Published: Mar 13, 2012 07:00 PM
Modified: Mar 12, 2012 06:02 PM
Roses to the Carrboro High School students who have raised more than $30,000 this month to benefit community health and development work in Mali, West Africa.
The students gathered pledges and donations and walked 20 miles on the Pumpkin Loop in the Carolina North Forest to raise the funds.
Thirty thousand dollars can help 2,000 Malian children with life-threatening illnesses get the health care they need.
The effort was led by the Carrboro High School Global Health Club, led by history teacher Matthew Cone.
The students spent a month canvassing neighborhoods and soliciting donations. They also made good use of social media such as Facebook.
The money raised will go to Project Muso, a nonprofit that partners with communities in Yirimadjo, Mali.
Roses to the parents, teachers and students who participated in the 14th annual Frank Porter Graham Read-a-thon recently.
From Jan. 20 to Feb. 3, all FPG students were asked to read as much as they could and record their efforts. The goal for the entire student body was to read more than 680,000 minutes during the two-week period.
The students logged more 942,000 minutes. The students who read the most minutes in each class were honored with Lion’s Paw Awards, and students who showed outstanding effort took home Best Paw Forward Awards.
On average, each student read 1,877 minutes, or more than 31 hours, during the 14 days of Read-a-thon.
The Read-a-Thon also raises money for the school, as participating students secured pledges from friends and family.This year’s event is expected to bring in more than $14,500.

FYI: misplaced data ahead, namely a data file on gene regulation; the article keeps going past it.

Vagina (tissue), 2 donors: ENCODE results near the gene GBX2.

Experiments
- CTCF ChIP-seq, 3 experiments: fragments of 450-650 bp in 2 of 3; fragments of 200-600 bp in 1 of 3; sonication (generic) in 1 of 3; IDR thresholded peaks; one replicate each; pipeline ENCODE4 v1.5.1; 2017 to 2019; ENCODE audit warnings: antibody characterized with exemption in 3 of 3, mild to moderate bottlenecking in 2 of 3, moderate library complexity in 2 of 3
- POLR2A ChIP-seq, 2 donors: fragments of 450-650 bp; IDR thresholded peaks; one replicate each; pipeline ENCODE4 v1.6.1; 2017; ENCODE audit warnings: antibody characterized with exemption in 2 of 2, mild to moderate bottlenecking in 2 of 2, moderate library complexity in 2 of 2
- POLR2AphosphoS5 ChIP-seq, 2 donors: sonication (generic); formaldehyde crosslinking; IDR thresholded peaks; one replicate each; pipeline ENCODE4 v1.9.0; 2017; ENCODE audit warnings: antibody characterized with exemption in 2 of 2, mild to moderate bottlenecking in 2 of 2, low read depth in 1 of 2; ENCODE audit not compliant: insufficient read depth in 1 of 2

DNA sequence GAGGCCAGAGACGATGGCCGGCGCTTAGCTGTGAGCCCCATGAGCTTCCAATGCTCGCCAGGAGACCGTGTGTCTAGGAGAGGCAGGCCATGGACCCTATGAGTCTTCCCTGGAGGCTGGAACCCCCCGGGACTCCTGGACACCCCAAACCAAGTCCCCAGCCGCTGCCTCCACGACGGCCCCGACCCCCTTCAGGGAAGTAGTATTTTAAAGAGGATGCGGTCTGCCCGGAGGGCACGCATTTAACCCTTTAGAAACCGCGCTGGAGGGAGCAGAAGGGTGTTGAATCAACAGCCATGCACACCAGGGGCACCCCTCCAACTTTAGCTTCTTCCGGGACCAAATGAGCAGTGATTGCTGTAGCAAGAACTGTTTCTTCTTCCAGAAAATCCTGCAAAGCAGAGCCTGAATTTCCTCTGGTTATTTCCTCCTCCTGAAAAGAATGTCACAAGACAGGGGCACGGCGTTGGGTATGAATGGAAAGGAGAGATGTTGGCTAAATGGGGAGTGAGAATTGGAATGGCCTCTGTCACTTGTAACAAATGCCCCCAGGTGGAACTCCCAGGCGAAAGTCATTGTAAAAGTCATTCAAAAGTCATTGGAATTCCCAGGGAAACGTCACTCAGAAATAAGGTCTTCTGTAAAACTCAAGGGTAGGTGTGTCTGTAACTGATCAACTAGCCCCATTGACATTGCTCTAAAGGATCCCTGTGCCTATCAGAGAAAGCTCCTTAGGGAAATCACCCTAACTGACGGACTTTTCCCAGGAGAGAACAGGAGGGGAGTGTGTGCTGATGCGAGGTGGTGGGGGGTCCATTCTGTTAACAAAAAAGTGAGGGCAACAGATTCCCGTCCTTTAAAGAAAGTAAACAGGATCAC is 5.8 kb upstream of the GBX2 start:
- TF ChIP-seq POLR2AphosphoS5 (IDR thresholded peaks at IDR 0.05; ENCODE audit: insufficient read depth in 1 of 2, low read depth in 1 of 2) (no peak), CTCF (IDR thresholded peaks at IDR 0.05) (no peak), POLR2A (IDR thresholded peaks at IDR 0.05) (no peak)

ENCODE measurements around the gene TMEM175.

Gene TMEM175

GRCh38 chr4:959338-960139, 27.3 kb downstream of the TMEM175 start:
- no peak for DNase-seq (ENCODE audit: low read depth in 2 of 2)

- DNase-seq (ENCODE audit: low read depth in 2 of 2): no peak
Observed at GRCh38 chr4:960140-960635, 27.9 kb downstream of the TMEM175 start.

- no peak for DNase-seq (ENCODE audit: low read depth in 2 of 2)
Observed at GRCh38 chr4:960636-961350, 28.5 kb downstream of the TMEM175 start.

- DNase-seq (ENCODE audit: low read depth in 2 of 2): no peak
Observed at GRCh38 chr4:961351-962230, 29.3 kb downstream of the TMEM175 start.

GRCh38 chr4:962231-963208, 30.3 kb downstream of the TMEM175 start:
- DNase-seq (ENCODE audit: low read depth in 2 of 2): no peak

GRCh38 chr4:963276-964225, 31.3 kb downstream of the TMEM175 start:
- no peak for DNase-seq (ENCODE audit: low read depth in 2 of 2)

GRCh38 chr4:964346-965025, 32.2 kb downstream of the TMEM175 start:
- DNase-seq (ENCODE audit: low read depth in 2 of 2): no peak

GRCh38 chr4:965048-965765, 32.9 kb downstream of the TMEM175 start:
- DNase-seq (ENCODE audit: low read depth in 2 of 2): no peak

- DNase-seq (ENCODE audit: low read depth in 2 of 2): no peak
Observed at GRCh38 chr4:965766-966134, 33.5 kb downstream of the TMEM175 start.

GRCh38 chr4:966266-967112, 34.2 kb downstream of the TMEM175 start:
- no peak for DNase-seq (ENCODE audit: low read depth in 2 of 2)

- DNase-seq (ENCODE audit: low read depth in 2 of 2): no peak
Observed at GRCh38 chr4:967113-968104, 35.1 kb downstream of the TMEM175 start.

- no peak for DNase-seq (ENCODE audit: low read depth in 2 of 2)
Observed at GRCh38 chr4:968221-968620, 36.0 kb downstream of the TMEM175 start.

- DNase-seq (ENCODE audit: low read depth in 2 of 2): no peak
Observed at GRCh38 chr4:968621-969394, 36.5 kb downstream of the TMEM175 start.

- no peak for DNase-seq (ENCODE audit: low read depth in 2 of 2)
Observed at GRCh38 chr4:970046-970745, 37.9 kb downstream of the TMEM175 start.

Roses to Dwight Bassett, Chapel Hill’s economic development director. We won’t be able to call him that much longer; Bassett has accepted a job of economic development manager for the City of Raleigh. His last day will be March 23.
He will be, as Town Manager Roger Stancil said, hard to replace. Bassett has helped focus attention and effort on building the commercial tax base in Chapel Hill.
That’s a long, slow project – Chapel Hill is famous for exerting tight oversight over the development process, which tends to be slower and more expensive than many developers would like. And there remains a great deal to do on that front; commercial property taxes comprise just 16 percent of the town’s tax base.
But Bassett has helped shift the course of the town in a direction that will lead to a more balanced revenue chart. He alaso recognizes Chapel Hill’s creative bent, and he’s been a champion the arts as an economic driver. We wish him well over there in the big city.
All rights reserved. This copyrighted material may not be published, broadcast or redistributed in any manner.